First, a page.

Accurate and timely invoicing is an essential element of your business. If you don’t send invoices for your services, you don’t get paid. If your invoices are unclear or inaccurate, your payments may be delayed and you can lose professional credibility. Setting up a reliable, streamlined system helps to keep money coming into your business to cover your expenses and continue growing. A template can make the invoicing process much easier to save you time and get the invoices sent faster.
Choosing a Template Creation Method
Before you can create your template, you need to decide how to do it. You have two primary options for setting up an invoice template: Microsoft Office software and a cloud-based accounting system, such as QuickBooks Online. Some small businesses that already use the Microsoft Office software package can use a variety of invoice templates already available within the program. This may seem like a reliable, efficient choice since you already have the software, but the era of cloud-based computing expands your options with extensive customization to fit your invoicing needs. While many accounting software packages include basic invoicing capabilities, discrete invoicing software provides an expanded range of invoicing features. Cloud-based invoicing platforms deliver a more convenient and secure way for you to speed up your billing processes.
Using an Office Invoice Template
Microsoft Office includes multiple invoice templates in Excel and Word. You can download and install these templates to your computer or server and prepare the bills you then send via email or postal mail. Even though these templates seem easy since they’re ready to go, they usually require you to do a lot of manual data input. You may need to pull data from other software platforms, such as your accounting software. That means you’re working in multiple programs and taking more time away from other business activities just to handle your invoicing. You also spend more time monitoring those invoices to make sure they get paid on time. If you have a client who misses a payment, you’re responsible for manually sending reminders and following up. All of those manual activities cut into your schedule or require you to hire someone to handle them for you. In the long run, it may not save you any money, even if you already use Microsoft Office.
Security Advantages of Cloud-Based Invoice Systems
Cloud-based accounting systems such as QuickBooks online let you create templates and customize them to your business. It’s a straightforward process that allows you to include the information you want on your customer invoices. On top of the customization options with cloud-based accounting, you also get an extra level of security beyond manually emailed invoices. Most cloud-based platforms send data to and from the cloud in an encrypted format, unlike most email. That means you can create templates and send invoices with confidence. When selecting a cloud-based accounting or invoicing system, make sure it uses encryption.
When you store important invoicing data on your office computer, you put yourself at risk of losing that information in the event of a virus attack or a hardware system breakdown. Theft of your server or billing computer would cause a loss of crucial data and compromise confidential client information, such as bank account numbers. Most cloud-based platforms conduct frequent backups of all system data and provide security updates. For example, QuickBooks Online accounting software offers cloud-based invoicing, and the system performs data backups on a daily basis. That cuts down the risk of lost data.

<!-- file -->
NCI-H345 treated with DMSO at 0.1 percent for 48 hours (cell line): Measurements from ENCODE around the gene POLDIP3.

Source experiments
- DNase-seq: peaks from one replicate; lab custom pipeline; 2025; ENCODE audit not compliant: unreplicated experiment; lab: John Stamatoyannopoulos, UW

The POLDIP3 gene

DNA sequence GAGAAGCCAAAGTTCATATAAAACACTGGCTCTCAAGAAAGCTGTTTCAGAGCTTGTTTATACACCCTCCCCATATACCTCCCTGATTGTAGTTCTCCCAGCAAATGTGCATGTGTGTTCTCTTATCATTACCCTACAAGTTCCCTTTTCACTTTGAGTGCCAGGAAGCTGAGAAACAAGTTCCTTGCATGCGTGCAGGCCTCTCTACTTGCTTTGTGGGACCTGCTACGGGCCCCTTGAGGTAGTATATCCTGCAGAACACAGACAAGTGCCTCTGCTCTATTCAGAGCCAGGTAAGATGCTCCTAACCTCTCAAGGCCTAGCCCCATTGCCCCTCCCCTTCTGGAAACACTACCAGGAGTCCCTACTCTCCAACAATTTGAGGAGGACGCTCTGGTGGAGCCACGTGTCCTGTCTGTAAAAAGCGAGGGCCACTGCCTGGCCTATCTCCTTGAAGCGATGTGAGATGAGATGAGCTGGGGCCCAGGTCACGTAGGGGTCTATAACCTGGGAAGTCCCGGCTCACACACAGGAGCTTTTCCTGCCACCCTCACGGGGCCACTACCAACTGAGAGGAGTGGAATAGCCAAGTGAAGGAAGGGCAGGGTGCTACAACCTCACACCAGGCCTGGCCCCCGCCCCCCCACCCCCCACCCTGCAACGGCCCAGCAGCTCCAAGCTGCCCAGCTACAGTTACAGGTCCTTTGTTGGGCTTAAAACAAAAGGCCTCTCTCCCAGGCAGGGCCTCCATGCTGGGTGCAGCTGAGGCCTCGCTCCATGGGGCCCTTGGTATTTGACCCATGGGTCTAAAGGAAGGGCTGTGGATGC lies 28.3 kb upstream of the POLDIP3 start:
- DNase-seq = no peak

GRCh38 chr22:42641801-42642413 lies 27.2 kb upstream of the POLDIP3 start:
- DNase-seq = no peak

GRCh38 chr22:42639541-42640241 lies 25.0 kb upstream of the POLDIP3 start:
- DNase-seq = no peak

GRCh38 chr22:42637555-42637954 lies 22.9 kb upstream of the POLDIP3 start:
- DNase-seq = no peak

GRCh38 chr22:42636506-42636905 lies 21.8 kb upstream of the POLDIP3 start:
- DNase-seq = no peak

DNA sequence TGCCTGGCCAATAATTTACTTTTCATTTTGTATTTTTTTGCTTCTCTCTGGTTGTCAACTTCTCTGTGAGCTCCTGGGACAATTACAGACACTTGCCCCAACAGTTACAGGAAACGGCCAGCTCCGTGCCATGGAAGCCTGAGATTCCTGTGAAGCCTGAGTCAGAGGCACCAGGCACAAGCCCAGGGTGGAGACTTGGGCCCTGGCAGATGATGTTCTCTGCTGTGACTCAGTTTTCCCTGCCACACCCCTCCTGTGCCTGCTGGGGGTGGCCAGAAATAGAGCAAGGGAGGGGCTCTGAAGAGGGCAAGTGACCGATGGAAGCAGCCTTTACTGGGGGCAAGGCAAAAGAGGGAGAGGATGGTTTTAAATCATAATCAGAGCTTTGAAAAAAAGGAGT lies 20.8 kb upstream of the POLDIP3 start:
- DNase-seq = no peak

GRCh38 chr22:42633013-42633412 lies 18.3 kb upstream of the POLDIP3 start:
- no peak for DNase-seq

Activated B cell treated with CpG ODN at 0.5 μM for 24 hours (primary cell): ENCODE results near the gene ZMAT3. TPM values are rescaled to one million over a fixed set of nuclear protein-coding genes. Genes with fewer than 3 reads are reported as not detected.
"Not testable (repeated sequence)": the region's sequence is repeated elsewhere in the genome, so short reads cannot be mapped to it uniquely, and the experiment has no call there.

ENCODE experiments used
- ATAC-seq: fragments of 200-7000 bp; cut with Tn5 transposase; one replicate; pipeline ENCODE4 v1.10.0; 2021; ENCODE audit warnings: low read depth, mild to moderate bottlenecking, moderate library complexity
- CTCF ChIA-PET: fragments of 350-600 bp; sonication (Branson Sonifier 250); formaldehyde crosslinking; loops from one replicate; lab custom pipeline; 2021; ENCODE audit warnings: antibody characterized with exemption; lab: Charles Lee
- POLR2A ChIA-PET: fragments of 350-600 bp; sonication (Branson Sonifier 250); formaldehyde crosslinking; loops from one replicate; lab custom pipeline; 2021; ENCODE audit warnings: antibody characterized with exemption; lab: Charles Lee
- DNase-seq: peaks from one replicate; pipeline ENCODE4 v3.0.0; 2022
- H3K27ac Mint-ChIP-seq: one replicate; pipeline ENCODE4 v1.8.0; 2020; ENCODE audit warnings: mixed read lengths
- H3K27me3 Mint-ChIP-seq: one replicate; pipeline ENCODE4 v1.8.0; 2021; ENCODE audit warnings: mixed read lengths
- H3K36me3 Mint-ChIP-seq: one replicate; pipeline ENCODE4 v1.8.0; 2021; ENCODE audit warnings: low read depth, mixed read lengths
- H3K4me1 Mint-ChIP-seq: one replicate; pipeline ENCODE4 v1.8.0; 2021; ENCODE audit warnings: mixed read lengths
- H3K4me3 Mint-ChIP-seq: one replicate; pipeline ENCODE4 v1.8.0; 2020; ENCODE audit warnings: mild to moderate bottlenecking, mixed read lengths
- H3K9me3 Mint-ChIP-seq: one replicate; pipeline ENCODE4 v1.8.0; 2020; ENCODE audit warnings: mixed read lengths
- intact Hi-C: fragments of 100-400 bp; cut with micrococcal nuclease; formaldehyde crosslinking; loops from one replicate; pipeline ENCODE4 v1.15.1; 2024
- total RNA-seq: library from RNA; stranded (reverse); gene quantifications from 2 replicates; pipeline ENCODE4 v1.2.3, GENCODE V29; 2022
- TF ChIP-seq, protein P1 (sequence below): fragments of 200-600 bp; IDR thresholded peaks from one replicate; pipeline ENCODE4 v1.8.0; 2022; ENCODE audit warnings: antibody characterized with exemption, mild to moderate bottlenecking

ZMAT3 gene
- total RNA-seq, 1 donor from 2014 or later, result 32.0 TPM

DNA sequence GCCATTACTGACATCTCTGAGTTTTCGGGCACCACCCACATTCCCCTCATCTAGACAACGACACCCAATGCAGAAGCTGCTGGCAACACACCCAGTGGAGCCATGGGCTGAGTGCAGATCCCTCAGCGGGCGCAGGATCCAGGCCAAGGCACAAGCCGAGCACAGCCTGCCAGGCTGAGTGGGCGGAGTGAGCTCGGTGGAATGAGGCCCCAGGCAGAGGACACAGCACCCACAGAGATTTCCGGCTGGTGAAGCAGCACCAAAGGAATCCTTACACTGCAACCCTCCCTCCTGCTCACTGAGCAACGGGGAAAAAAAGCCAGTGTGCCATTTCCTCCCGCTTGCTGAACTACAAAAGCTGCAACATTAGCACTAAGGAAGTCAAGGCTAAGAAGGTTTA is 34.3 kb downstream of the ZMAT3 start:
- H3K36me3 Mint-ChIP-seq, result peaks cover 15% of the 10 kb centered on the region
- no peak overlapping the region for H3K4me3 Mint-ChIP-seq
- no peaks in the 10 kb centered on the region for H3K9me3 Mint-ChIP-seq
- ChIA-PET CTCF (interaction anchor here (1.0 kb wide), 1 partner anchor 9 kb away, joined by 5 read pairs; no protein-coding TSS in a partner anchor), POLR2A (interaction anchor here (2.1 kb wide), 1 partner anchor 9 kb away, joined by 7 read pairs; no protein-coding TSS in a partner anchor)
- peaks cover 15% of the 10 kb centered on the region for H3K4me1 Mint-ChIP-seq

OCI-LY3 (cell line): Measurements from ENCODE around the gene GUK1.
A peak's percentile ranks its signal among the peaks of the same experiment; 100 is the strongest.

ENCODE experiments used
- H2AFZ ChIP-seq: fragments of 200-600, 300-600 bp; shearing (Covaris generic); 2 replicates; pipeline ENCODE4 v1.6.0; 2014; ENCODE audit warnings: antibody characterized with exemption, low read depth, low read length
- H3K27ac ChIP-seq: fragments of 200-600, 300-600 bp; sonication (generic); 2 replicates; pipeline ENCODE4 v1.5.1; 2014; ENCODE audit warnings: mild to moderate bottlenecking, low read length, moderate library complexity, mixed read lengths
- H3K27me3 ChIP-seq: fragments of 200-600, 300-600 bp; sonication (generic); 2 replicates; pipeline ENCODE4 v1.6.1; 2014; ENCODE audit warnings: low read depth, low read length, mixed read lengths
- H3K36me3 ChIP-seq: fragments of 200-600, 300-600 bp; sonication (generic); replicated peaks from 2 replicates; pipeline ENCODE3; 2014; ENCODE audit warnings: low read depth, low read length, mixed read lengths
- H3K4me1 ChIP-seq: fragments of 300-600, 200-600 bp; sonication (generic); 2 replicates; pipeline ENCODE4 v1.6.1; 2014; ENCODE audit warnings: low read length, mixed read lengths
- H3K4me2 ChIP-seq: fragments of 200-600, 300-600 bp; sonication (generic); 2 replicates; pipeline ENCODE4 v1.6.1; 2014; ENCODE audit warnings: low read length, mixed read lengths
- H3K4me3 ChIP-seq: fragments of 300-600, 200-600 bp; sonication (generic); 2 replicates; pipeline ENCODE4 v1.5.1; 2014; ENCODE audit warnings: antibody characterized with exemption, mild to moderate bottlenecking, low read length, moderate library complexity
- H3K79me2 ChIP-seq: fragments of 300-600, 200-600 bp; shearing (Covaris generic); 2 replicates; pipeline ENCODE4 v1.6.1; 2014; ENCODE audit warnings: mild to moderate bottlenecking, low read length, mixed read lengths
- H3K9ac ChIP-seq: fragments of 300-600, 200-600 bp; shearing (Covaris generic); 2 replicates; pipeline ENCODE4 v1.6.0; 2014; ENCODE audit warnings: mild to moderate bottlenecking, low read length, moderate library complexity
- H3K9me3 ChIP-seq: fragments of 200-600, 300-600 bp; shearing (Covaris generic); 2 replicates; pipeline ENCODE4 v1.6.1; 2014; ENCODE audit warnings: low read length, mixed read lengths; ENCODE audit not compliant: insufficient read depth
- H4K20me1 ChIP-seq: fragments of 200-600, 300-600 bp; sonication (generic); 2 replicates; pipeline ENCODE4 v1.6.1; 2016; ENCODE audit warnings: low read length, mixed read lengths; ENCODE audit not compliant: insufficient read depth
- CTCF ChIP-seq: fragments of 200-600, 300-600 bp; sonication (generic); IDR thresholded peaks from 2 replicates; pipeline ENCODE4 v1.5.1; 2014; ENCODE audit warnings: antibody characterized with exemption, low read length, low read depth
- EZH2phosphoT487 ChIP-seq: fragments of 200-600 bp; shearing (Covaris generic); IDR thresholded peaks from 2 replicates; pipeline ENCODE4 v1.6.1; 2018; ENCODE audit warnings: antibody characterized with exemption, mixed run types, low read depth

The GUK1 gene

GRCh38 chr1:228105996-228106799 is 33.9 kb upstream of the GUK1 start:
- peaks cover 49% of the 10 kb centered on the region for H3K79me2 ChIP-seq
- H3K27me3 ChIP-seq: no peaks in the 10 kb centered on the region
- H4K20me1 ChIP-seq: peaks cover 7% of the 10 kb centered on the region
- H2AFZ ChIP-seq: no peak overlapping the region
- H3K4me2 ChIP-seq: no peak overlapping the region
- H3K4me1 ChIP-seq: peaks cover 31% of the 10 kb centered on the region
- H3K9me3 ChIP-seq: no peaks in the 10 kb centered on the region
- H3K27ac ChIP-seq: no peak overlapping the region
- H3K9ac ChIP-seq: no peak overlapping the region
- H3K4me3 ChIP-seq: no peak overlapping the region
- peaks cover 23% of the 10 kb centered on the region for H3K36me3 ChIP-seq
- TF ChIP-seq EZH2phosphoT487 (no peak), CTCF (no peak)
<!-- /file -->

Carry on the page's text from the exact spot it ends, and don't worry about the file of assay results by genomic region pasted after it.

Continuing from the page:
Cloud-Based Invoice Systems Boost Your Cash Flow
Cloud-based invoicing systems automatically send customizable payment reminders to your customers. These reminders can include gateways for making immediate credit card payments. You can automate recurring monthly charges to customers, with any unpaid balance reflected in the total due. You can save time because you don’t have to input the outstanding balance manually or pull from multiple programs, as is often necessary when using installed invoice templates. QuickBooks makes it easier to connect with your accounting information. Plus you can sync QuickBooks with other invoicing apps for easy management. For example, you can skip duplicate entries when you use your QuickBooks Online accounting software with FreshBooks invoicing software, because the information is shared between the two platforms on the cloud. Invoiced, another cloud-based invoicing platform, seamlessly integrates with QuickBooks Online. Invoiced also accepts bitcoin payments. All of these options streamline your invoicing process and make it easier for clients to pay you quickly.
Creating Your Invoice Template
Regardless of where you create your template, you need to include key pieces of information throughout to make your invoices effective, accurate and easy to read. By creating standard invoicing templates with the necessary information, you save time when you need to bill a customer. You know the information they need is already there, so you don’t have to worry about any confusion or missed detailed. Every invoice should include a heading with important business details, a body with a breakdown of the charges and a payment information section that clearly outlines how clients can take care of the payments.
Heading of the Invoice
Since the header is the most prominent part of the invoice, you want to use it to capture important details that help your clients recognize what it is and who it’s from. Your clients probably get a lot of mail, some of which is junk. Writing the word “”Invoice”” at the top of the page makes it easily identifiable and helps the document stand out from the rest of the mail. This helps your clients take note and pay attention so they pay faster.
You want to number each invoice using a system that works for you and allows you to easily track past and current invoices. Some businesses simply begin by allocating number 000001 to their first invoice and continue in consecutive number order. Others prefer to add a code to identify each client. For example, James Baker’s first invoice might be JB00001, Jayne Brown might be JYB00001 and so on. It doesn’t really matter how you number your invoices so long as you’re consistent and give each invoice a unique identifier to keep it all straight.